beakers by ceramicist Sarah Hall hoxton hackney turning earth

Beakers by ceramicist Sarah Hall

Hackney is built on clay. More than that, it is largely built of clay.

“This was pretty much dug straight from the ground and baked into bricks,” observes Sarah Hall, a mentor at Hoxton ceramics studio Turning Earth, pointing to the inner wall of the 19th century railway arch that houses her place of work.

“They won’t have wanted to put any costs on the production, so they’d fire the bricks close to where the clay was dug.”

Bricks aren’t the end of it, of course. In front of Hall is a curvaceous, high-sided bowl, standing among distinctively formed coffee mugs and jars, with a background of tiles in earthy tones, all made from the same stuff as the bricks by potters using the wheels, tables and kilns at Turning Earth.

“We’re an open-access studio space,” explains Hall. Members pay a fee and get access to facilities and mentors in return.

Members include professional ceramicists, recent graduates and some absolute beginners, as well as a couple of designers and architects looking realise an idea in clay and give ceramics a spin.

Wheels, explains Hall, are the most well-known of potters’ tools, but other techniques are available.

‘Slip casting’ means making a plaster mould of the shape you want and pouring in liquid clay.

Turning Earth

The Turning Earth Ceramics studio

The plaster sucks moisture from the clay, gradually building up a hard layer around the edges.

Once this is thick enough, you pour out the liquid clay and you’re left with a solid clay shape. Genius. ‘Hand-building’ involves manually shaping the clay, either by rolling it out like pastry or forming little sausage shapes to be built up into a larger form.

Moulds can be used too. Hall points out one of the members who looks like she’s engaged in a complex act of millinery, smoothing light-orange material over a round mould, occasionally warming the clay gently with a hairdryer.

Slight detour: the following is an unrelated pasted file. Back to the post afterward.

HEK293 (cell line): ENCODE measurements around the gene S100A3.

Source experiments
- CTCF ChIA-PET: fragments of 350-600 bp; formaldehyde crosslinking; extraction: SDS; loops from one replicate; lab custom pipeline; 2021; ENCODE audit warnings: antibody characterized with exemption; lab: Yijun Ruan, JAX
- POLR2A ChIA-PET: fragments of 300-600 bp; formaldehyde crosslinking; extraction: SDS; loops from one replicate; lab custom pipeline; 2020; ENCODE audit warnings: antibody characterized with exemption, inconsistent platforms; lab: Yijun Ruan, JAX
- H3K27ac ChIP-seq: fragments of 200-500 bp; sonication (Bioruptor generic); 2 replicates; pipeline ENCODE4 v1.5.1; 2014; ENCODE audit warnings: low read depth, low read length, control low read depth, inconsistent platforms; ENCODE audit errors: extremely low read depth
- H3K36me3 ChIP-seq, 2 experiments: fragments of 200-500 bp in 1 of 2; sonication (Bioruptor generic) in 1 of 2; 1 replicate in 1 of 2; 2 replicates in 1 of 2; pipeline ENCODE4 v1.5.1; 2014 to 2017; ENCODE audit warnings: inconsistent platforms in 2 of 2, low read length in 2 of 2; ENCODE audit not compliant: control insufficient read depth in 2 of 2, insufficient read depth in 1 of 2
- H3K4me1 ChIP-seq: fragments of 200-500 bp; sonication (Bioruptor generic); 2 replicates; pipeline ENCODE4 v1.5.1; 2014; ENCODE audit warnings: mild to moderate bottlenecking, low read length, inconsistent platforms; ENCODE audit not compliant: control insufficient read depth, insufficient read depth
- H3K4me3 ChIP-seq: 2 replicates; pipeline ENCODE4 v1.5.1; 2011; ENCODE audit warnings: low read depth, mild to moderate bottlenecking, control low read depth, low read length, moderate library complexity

This helps moisture leave the clay in a slow, uniform way – avoiding it being vaporised when later placed in the 1,000°C plus temperatures of the kiln, which would cause the bowl, hours in the making, to crack or even explode.

Turning Earth’s kilns are giant tubs lined with electric elements and built from fire-brick, which looks like polystyrene but is capable of withstanding frightening temperatures. The heat changes the clay chemically, so it can’t go back to mush.

Bubble pot

Bubble pot

This occurs during the first firing, at a ‘low’ 1000°C, known as a ‘bisc’ firing.

This gives you a solid but still porous material (think of bricks soaking up water on a rainy day), which a 1250°C second firing vitrifies – ‘converts into glass or a glass-like substance,’ says the Oxford English Dictionary – making it water-resistant (think bathroom tiles).

You can add a glaze before this second firing, which will bond chemically with the ceramic under the intense heat, and stick for good.

Turning Earth holds frequent sales of its members’ wares.

There’s growing demand for hand-made ceramics, both from restaurateurs looking for something distinctive and hard-wearing for customers to dine off, and from ordinary folk who are willing to pay a small premium to escape the smooth all-whiteness of the Ikea-M&S-John Lewis crockery-interiors complex.

“Potters have this thing that your cup is the first thing you touch in the morning; you touch it to your mouth, it’s very personal,” reflects Hall.

“If you get pleasure out of that it’s quite a good way to regularly remember what you like about it.

If you have a special dress that you only wear once every three years to a big function you only get this limited amount of pleasure from it, but if you have a cup that you love and you use every single time you have a cup of tea and you get pleasure from it, that’s actually quite a lot of pleasure.”

Turning Earth’s next sale is 18–19 June 2016.

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